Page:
Venues have spoken of their concerns and requirements if live gigs were to be allowed in the UK again under the easing of coronavirus lockdown restrictions – and what it could mean if social distancing was enforced at shows.
The immediate future of live music in the UK remains uncertain. With the majority of the summer’s shows and festivals cancelled or postponed, it was said last week that social restrictions could be kept in place in the UK for the rest of the year. Professor Chris Whitty, Chief Medical Adviser to the UK Government, told the public it was “wholly unrealistic” to expect life to return to normal soon.
In the US, the mayors of L.A. and New York suggested that public concerts won’t be able to return until 2021, with a poll finding that most gig-goers would rather wait until a vaccine is found until attending shows again. Many countries in Europe and Scandinavia have also banned mass gatherings until September, although Sweden had controversially allowed for gigs with up to a capacity of 40 people to take place with appropriate social distancing measures in place.
Today (April 30) also saw the announcement that Spain is looking to phase in live music events from May in a number of stages with gradually increasing capacities.
But what if similar measures to Spain were introduced in the UK, with the lockdown eased and venues allowed to reopen with social distancing enforced? Rebecca Walker, general manager of The Leadmill in Sheffield, argued that this could potentially lead to more financial problems.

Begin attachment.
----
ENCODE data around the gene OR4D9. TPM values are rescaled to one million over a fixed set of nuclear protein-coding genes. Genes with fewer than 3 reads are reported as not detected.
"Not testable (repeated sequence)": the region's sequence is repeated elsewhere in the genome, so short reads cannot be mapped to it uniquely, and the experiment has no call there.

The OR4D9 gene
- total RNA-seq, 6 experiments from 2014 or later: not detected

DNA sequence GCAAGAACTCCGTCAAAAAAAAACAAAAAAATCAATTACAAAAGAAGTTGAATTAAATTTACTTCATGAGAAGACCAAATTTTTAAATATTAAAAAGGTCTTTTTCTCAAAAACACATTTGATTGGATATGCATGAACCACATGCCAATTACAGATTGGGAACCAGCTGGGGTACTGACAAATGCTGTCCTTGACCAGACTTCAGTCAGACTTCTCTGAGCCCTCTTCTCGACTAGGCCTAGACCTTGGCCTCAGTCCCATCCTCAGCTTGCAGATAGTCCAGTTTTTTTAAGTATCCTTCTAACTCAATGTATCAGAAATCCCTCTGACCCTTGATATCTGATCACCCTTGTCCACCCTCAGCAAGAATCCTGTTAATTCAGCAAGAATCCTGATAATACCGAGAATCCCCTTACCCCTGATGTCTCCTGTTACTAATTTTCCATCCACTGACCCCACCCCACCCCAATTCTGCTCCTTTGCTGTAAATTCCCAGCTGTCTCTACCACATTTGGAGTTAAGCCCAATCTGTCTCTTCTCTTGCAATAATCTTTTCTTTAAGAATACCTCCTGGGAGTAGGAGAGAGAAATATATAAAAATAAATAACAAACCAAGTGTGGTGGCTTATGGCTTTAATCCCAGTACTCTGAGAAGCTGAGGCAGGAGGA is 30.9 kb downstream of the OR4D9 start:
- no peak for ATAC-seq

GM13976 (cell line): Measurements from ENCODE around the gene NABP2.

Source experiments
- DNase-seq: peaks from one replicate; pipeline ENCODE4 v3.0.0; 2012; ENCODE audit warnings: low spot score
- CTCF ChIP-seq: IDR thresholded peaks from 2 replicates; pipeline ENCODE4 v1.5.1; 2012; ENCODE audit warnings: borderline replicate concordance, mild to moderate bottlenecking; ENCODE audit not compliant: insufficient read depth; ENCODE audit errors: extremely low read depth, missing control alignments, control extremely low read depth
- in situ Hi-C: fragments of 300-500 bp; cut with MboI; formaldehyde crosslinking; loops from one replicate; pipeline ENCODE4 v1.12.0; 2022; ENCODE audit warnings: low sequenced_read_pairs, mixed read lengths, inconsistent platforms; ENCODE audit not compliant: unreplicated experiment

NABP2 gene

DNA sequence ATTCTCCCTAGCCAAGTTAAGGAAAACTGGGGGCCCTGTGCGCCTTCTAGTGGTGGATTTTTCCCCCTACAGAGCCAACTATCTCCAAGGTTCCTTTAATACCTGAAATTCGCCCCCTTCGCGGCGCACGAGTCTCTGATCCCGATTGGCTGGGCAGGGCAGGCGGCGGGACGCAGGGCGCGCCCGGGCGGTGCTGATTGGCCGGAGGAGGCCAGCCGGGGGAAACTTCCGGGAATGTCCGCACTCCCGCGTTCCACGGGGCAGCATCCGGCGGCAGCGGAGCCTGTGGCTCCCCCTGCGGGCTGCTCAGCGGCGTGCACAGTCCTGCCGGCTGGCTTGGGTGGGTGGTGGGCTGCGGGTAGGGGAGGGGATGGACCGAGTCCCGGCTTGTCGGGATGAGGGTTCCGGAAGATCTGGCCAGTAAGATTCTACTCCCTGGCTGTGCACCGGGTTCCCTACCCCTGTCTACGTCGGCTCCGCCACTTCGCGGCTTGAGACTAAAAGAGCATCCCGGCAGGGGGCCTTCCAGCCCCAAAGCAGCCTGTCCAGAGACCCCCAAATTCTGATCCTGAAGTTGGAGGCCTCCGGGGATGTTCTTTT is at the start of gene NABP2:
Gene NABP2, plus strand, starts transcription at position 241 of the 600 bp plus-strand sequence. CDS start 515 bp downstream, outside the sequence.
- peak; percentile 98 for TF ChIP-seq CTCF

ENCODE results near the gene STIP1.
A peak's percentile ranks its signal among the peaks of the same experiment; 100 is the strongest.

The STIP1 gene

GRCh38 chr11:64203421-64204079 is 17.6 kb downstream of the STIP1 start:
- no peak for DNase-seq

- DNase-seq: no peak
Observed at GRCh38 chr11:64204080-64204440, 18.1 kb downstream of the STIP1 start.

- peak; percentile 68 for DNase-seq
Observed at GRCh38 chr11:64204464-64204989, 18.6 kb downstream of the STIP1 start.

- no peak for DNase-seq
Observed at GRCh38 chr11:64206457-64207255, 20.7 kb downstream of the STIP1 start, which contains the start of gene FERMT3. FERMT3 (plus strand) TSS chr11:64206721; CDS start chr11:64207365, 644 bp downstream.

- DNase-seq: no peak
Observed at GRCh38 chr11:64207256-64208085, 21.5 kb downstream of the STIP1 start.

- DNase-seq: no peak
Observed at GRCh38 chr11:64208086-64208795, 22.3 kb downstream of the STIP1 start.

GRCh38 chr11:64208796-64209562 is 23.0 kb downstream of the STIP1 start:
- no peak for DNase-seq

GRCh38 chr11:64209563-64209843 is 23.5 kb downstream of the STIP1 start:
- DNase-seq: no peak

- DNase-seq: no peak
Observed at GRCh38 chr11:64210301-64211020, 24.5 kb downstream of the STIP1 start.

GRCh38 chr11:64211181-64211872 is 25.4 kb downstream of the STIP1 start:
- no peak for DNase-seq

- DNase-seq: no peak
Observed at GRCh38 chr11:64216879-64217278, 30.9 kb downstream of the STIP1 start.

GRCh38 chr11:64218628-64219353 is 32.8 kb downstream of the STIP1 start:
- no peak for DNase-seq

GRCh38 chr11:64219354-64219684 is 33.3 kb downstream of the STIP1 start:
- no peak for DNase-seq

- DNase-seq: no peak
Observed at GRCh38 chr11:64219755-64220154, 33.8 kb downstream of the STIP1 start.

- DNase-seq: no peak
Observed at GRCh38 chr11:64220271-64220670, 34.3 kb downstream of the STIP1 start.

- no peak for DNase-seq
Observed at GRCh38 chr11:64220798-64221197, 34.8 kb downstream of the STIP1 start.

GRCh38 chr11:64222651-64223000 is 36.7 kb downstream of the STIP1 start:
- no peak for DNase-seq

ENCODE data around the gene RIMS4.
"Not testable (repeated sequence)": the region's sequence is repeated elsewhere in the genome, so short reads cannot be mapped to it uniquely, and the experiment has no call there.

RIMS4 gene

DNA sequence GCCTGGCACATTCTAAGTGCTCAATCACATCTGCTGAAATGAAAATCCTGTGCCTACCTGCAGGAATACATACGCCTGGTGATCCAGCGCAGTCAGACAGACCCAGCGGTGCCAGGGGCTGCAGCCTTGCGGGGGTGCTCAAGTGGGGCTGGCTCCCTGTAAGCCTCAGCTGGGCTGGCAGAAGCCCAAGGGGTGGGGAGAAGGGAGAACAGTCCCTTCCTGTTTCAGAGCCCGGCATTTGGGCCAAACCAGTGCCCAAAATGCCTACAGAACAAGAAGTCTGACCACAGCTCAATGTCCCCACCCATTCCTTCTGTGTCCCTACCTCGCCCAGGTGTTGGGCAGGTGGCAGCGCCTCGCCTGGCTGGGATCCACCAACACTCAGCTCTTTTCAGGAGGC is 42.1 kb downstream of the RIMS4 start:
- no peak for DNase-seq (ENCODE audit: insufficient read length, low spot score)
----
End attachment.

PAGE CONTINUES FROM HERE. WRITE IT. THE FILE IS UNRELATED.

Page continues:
“The whole business model of a live music venue and nightclub is to do the complete opposite of social distancing,” she told NME. “Explaining social distancing to someone who’s had five cans of Red Stripe going for it to their favourite song just won’t be possible – especially after all this time in lockdown.
“Promoters and venues run on quite minimal margins anyway. It’s no surprise that we rely on bar sales to be profitable. Promoters are in it for the love of music, not the love of money – but to have a half-full venue every night is just not financially worth it.”
Stacey Thomas, manager of The Lexington in London, also had doubts about what future financial viability there would be if socially distanced gigs were encouraged.
“One of the worst things that the government can do is say, ‘OK you can re-open, but keep your distance please’,” Thomas told NME. “That’s going to harm a lot of businesses – not just us but cinemas, theatres, restaurants and pubs. If the government do that and turn off the furlough tap, then we’d start paying full wages, lose our argument about paying rent, we won’t be able to pay the bands, and the bands won’t want to play in a venue with no atmosphere.
“The message when we open needs to be that we’re safe. We can’t operate with social distancing. I don’t see how it’s going to work.”
CEO of the Music Venue Trust Mark Davyd, who this week launched the Save Our Venues Campaign to raise money for UK grassroots music spaces facing immediate threat of closing permanently due to lockdown, said that ongoing conversations were happening behind the scenes to ensure that any returning shows would be as safe and financially viable as possible.